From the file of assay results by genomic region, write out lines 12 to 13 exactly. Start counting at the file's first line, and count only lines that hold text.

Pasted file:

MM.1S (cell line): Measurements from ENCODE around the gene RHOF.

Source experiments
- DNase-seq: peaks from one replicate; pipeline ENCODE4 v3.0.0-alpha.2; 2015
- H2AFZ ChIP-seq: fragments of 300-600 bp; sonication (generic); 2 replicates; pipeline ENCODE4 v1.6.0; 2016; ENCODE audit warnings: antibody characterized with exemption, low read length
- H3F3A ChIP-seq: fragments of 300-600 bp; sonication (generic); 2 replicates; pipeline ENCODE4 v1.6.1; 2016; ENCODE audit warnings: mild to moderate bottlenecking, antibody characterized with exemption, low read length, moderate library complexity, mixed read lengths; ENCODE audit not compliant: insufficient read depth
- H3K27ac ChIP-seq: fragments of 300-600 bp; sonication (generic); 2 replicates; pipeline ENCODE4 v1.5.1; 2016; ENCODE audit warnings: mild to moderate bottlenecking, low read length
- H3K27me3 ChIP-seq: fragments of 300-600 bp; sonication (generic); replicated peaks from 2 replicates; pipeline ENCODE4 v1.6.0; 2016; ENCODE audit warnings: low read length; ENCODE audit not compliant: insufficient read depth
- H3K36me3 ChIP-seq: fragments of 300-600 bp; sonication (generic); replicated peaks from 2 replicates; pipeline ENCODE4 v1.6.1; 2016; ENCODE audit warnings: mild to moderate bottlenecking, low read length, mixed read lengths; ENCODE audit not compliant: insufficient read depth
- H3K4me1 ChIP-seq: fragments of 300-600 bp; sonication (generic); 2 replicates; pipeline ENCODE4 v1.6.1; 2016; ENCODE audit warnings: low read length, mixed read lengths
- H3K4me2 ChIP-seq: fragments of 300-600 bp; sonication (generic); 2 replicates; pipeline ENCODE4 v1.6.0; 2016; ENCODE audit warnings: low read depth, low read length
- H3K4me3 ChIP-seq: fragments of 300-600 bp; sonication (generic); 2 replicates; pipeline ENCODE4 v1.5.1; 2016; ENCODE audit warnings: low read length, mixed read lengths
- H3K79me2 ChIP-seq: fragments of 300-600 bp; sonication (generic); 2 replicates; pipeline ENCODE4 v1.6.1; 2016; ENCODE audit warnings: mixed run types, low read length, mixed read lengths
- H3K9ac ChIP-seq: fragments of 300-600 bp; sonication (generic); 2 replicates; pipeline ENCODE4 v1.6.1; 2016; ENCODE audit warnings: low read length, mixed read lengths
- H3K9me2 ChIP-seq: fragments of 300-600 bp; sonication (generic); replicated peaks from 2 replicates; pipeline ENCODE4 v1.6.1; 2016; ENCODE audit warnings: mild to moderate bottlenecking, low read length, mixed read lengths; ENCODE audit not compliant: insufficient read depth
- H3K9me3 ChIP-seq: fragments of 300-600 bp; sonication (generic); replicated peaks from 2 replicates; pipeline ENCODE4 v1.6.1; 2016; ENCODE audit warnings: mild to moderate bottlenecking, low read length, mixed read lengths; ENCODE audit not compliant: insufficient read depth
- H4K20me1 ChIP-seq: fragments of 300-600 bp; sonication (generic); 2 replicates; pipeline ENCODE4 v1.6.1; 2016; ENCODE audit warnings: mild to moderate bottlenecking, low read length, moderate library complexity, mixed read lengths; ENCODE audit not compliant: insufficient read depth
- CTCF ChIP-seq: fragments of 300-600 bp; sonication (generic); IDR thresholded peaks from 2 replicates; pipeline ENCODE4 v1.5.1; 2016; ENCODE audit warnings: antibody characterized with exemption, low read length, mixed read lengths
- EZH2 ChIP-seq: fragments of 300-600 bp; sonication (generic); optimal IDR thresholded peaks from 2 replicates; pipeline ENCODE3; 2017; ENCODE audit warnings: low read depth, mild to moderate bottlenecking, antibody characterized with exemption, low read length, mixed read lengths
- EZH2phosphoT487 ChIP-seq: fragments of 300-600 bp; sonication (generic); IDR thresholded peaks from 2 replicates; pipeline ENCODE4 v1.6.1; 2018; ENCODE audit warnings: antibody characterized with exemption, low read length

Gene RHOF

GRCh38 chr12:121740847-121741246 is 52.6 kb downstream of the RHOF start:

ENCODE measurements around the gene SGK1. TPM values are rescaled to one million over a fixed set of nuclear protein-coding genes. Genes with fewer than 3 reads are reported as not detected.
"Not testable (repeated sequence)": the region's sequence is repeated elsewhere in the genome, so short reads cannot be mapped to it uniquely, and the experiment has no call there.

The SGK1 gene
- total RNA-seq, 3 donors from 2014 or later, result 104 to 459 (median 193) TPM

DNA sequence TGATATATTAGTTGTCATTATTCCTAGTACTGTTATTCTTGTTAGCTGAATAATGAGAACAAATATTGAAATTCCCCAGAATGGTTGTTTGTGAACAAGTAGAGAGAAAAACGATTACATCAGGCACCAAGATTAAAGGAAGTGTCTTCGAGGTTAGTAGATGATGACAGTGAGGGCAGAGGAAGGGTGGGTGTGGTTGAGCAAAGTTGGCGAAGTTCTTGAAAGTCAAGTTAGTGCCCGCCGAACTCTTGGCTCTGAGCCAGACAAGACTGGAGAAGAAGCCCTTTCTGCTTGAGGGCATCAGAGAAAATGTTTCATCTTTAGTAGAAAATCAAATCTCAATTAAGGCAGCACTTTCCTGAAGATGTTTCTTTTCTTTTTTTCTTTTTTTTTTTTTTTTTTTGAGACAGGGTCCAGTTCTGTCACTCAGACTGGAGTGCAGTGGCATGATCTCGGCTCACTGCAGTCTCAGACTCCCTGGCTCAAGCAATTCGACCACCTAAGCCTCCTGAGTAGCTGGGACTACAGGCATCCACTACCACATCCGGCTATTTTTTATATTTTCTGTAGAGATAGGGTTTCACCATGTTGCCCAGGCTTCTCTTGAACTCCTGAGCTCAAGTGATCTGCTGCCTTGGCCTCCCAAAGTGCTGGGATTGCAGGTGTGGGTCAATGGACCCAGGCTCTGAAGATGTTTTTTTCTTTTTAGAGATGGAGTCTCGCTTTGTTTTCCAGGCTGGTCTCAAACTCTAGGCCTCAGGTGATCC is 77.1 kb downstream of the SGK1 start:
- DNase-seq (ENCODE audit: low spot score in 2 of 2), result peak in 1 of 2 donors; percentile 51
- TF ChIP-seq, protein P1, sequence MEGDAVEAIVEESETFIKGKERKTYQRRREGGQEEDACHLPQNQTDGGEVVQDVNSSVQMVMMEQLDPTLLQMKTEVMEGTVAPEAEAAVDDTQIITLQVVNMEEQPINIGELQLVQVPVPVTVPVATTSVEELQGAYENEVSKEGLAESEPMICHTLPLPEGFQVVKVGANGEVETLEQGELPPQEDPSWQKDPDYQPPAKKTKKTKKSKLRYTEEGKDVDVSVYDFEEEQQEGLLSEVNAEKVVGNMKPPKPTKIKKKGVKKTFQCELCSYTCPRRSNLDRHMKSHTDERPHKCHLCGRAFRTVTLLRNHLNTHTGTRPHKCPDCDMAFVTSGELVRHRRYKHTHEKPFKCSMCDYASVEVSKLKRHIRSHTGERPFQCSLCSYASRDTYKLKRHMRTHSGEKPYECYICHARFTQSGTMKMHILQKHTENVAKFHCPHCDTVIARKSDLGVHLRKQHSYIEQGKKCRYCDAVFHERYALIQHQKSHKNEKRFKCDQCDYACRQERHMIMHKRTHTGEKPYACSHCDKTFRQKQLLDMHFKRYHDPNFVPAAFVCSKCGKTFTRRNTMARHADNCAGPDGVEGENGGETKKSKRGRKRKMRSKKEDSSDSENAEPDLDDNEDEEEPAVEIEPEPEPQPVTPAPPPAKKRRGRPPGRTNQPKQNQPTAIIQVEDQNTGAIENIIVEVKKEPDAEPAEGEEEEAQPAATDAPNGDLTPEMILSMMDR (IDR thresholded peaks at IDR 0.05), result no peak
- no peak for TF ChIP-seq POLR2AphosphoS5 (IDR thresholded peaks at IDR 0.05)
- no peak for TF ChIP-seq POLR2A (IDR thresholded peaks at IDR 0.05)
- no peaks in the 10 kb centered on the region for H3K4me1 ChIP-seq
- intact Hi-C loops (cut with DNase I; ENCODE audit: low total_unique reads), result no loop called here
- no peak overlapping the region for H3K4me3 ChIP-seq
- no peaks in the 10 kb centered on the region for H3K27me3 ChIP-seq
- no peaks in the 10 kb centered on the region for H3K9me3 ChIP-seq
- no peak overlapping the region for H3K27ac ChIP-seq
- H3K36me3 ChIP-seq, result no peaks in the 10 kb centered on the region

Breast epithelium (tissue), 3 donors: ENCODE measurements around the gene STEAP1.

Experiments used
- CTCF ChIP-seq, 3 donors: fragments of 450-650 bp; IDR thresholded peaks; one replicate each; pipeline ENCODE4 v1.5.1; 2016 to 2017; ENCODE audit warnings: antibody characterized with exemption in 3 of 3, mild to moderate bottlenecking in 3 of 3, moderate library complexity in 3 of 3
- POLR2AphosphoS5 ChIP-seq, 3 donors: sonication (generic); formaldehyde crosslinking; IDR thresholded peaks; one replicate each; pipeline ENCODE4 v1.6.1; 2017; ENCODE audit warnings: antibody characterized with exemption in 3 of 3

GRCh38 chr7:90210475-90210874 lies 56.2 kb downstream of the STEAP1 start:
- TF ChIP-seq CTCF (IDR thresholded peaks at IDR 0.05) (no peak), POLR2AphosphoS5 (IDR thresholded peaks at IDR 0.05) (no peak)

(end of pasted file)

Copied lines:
- H3K79me2 ChIP-seq: fragments of 300-600 bp; sonication (generic); 2 replicates; pipeline ENCODE4 v1.6.1; 2016; ENCODE audit warnings: mixed run types, low read length, mixed read lengths
- H3K9ac ChIP-seq: fragments of 300-600 bp; sonication (generic); 2 replicates; pipeline ENCODE4 v1.6.1; 2016; ENCODE audit warnings: low read length, mixed read lengths